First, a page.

Whistleblower litigation under the Securities and Exchange Commission is relatively new. In its short history, there haven’t been many cases filed. For the second time in its existence, the SEC has rewarded several whistleblowers for reporting wrongdoing. The three unnamed whistleblowers were each awarded five percent of a recovery for stepping forward and reporting their knowledge of fraud. The awards to the whistleblowers stem from the overall funds recovered by the SEC due to the information obtained from the three whistleblowers.
The whistleblowers’ information assisted the SEC’s enforcement action against Locust Offshore Management LLC, a fraudulent hedge fund, managed by Andrey C. Hicks. Hicks, who pled guilty for his involvement in the sham hedge fund, was sentenced to 40 months in prison. The SEC alleges that while Locust Offshore Management falsely claimed it would sell shares to an investment fund, instead it pocketed the money it solicited. The whistleblowers alerted the SEC to the fraud and that led to a judgment against Locust and Hicks for $7.5 million.
I believe the SEC whistleblower program will result in a great deal of litigation. Most experts believe the program will move forward at a much faster rate. SEC whistleblowers with helpful information about SEC violations amounting to more than $1 million are able to obtain a percentage of the government’s recovery as an award. The Dodd-Frank legislation increased the award percentage for whistleblowers to between 10 percent and 30 percent. Additionally, Dodd-Frank added protections from employer retaliation on employee whistleblowers. That’s a very good thing and was badly needed.
As we have previously reported, the SEC whistleblower program is new, beginning in August 2011. The first award occurred a year later in August 2012 and from all accounts it appears the new program will take off from here. The first whistleblower obtained $50,000 fee which was 30 percent of the recovery for stepping forward. The Obama administration has made it a priority to prosecute fraudsters who leech funds from the federal government. President Obama has made it clear that whistleblowers play a key role and are a huge asset in recovering hundreds of millions of dollars for the government.
It should be noted that in addition to the SEC whistleblower program, whistleblowers can also help prosecute government fraud through the False Claims Act. In order to qualify as a whistleblower under the False Claims Act, a person must have direct knowledge of a false claim being submitted to the federal or state government for payment. False Claims Act cases are being filed for a variety of fraudulent schemes against the government. The health care industry, specifically Medicare and Medicaid, are commonly defrauded and are ripe for a False Claims Act lawsuit. Additionally, many government contractors, especially defense contractors, have defrauded the federal government during the past 10 years as the War on Terror continues.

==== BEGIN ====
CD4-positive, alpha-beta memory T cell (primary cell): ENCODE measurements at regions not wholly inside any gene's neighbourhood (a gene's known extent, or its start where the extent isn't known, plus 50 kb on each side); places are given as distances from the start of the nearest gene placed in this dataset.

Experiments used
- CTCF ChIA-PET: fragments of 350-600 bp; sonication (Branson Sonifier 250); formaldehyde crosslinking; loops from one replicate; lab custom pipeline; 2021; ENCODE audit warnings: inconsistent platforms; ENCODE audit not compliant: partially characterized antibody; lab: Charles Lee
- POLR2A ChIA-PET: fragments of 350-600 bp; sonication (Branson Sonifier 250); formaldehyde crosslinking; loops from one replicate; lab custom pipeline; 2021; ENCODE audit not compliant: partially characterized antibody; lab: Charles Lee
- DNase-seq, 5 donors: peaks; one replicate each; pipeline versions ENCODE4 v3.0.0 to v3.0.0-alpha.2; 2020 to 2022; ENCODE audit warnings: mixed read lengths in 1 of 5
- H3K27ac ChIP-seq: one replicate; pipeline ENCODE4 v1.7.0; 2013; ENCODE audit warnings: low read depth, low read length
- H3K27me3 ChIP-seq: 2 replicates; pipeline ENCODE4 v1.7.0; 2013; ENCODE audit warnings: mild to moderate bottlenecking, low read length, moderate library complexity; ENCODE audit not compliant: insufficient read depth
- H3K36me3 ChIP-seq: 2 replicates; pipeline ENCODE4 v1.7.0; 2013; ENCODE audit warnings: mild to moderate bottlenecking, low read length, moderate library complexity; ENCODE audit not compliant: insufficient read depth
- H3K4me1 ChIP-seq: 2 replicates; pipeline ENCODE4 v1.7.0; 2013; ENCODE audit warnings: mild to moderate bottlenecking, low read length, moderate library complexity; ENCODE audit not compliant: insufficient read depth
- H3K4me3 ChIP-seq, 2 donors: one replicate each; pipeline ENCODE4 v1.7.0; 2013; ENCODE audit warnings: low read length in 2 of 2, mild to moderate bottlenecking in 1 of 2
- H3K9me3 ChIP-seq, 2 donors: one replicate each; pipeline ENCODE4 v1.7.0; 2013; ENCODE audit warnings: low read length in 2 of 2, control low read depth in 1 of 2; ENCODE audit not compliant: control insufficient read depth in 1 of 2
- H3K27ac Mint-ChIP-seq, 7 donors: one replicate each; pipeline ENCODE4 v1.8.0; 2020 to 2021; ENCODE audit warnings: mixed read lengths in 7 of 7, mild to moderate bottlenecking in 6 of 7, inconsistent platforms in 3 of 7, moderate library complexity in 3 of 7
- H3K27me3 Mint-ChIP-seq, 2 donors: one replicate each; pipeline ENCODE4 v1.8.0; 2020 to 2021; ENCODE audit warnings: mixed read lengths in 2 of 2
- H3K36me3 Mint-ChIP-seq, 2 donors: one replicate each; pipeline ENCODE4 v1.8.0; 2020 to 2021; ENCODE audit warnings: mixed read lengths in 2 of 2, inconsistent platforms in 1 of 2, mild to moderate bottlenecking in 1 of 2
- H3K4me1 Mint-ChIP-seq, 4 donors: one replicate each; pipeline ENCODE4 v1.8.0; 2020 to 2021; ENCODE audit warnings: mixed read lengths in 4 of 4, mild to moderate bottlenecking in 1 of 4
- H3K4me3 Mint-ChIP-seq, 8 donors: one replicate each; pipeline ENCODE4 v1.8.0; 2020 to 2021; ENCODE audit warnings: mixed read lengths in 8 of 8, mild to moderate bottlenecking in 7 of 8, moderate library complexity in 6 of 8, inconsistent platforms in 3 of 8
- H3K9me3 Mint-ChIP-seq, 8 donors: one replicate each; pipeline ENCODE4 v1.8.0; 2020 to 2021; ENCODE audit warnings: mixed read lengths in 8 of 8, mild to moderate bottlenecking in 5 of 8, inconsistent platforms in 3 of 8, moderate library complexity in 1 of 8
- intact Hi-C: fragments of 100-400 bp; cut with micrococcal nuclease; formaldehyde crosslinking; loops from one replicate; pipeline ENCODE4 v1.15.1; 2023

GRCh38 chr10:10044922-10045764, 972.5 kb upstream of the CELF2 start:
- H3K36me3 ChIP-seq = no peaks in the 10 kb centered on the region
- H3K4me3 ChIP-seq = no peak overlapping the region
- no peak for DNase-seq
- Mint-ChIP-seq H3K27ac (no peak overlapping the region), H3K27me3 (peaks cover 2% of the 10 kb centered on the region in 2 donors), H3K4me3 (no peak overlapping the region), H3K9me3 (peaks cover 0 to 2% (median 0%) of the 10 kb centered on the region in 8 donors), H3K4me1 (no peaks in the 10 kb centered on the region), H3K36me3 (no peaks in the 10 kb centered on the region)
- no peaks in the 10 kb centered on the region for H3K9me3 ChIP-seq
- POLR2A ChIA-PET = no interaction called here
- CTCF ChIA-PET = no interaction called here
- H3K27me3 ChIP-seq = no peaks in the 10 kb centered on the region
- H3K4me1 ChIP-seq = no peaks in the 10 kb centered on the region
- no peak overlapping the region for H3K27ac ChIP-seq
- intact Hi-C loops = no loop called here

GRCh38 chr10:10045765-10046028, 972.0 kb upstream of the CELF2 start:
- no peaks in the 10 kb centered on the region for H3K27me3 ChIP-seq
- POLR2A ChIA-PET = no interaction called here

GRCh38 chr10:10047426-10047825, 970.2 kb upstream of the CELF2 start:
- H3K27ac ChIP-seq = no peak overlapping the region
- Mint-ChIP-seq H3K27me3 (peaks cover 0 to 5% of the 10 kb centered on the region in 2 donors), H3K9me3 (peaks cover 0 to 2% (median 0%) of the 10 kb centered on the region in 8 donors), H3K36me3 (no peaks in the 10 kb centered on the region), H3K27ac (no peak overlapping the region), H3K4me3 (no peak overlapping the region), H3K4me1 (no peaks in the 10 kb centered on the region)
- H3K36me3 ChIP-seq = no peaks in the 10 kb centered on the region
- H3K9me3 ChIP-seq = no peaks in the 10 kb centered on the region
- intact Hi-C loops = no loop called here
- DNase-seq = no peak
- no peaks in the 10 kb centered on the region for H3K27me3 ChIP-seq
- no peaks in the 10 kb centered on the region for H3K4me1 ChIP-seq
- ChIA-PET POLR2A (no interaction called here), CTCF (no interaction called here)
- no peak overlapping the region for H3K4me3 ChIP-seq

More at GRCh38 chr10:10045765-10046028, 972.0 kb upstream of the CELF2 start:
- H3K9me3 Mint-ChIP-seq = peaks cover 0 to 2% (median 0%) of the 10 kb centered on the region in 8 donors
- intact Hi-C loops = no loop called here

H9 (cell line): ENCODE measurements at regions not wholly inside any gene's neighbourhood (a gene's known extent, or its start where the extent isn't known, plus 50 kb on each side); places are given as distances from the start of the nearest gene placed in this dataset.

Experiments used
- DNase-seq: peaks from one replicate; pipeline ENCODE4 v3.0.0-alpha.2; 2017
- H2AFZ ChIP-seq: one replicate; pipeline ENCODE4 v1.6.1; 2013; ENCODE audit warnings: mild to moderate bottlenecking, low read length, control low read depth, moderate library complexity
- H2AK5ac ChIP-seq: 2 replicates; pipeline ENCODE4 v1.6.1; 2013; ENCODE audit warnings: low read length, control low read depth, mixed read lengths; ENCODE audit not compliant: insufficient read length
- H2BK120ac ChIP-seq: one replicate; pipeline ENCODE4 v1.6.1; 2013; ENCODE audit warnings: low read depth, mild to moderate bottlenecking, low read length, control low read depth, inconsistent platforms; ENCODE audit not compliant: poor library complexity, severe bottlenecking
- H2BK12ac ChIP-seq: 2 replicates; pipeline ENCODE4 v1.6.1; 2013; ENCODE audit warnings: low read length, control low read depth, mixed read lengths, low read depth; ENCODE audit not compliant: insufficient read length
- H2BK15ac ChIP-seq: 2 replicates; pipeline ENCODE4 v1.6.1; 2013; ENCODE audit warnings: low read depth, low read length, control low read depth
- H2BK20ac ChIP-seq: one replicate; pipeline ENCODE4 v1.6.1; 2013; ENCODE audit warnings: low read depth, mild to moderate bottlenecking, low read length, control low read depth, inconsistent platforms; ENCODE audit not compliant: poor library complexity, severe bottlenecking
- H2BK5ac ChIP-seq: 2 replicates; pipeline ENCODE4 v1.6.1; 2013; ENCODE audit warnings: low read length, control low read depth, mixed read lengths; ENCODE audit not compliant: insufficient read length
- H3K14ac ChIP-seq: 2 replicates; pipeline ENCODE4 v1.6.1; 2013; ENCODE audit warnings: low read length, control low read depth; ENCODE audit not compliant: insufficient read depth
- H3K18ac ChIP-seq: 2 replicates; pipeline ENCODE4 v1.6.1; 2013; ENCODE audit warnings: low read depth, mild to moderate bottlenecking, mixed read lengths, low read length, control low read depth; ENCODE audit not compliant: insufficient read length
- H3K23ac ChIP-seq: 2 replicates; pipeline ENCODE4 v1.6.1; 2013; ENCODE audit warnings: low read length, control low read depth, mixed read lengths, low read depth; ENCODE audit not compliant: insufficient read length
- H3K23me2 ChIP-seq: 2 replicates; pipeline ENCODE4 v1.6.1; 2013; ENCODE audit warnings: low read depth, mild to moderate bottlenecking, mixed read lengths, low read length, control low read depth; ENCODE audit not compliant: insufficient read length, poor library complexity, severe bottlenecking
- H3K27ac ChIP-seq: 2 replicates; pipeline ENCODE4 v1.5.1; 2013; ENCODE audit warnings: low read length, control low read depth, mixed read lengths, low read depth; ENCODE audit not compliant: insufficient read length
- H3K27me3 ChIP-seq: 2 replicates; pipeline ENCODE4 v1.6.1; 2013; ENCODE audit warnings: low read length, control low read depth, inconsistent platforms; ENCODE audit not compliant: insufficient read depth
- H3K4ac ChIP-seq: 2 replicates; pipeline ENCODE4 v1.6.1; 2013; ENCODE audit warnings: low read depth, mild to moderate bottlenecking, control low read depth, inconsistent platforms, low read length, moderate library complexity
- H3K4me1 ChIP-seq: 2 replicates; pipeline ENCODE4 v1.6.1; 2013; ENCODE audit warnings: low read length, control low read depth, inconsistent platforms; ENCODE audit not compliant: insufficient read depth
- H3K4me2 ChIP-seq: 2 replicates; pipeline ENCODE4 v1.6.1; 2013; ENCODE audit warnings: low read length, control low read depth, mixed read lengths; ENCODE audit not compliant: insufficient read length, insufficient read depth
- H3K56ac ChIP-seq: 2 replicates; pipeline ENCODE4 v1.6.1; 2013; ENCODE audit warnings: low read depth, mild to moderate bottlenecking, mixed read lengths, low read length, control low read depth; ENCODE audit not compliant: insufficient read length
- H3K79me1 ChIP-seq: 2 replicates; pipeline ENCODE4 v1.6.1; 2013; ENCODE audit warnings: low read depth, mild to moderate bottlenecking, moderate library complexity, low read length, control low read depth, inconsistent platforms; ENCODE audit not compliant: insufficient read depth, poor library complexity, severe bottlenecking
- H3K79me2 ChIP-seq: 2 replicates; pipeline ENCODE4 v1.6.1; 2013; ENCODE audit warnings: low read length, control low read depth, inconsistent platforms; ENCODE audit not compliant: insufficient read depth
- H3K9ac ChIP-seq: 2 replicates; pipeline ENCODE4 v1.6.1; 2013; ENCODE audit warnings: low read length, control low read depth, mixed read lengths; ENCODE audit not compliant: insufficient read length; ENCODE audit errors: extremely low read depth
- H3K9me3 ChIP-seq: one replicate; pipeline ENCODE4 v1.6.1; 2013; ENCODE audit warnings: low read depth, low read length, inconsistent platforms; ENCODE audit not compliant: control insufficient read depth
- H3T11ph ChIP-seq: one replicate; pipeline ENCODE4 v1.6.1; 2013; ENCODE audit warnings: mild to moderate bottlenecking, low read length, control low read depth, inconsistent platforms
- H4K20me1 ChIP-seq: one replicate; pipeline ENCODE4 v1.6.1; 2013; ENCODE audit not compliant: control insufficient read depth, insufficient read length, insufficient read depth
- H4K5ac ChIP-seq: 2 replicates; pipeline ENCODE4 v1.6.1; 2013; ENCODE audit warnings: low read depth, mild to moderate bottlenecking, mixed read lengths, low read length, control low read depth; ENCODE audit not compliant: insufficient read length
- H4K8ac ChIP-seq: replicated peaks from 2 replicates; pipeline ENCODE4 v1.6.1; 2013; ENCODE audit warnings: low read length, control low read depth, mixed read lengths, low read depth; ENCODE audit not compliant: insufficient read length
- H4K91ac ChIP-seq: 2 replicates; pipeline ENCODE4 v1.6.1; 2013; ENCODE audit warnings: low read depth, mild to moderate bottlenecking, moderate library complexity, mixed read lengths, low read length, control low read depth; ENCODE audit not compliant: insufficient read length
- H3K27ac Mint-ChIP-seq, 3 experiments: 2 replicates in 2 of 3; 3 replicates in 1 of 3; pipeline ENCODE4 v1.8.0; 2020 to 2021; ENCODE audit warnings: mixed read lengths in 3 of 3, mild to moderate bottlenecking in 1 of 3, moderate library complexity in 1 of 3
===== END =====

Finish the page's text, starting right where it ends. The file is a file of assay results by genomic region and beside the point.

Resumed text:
Any person considering filing a False Claims Act lawsuit should know that their suit will be under seal for potentially several months or even years until the government decides whether it wants to intervene in the case. Also, the False Claims Act forbids employers from retaliating, harassing or threatening employees for reporting fraud to the government. Finally, the possibility of earning 15-25 percent of the government’s recovery is a positive incentive for whistleblowers to step forward, tell the truth, and expose fraud. It is in the taxpayers interest that whistleblowers speak out against fraud being committed against the federal government.
As we have reported previously, many states have adopted state versions of the False Claims Act. Most fraudulent schemes are very complex and only insiders know the intricate details of the fraud. Unfortunately, through the years a great deal of fraud against the government went unreported and undetected. That has changed, which is a good thing. It is not a requirement that the whistleblower be an employee of the company defrauding the government, so long as the whistleblower has direct knowledge of the fraud committed. That’s important to know since lots of folks have believed the whistleblower had to be an employee.
Lawyers in our firm continue to vigorously investigate fraud against both the federal and state governments and encourage anyone who knows of fraudulent activities to step forward. Potential whistleblowers have the right to not be retaliated against for doing the right thing and reporting the fraud they have witnessed. Anyone considering doing the right thing and blowing the whistle are strongly urged to seek legal advice before doing so. Lawyers at Beasley Allen are very familiar with the federal False Claims Act and its state counterparts and can guide whistleblowers along the process. If you have any information and would like to speak with an attorney, contact Andrew Brashier, a lawyer in our Consumer Fraud Section, at Andrew.Brashier@beasleyallen.com, or at 1-800-898-2034 or 334-269-2343.
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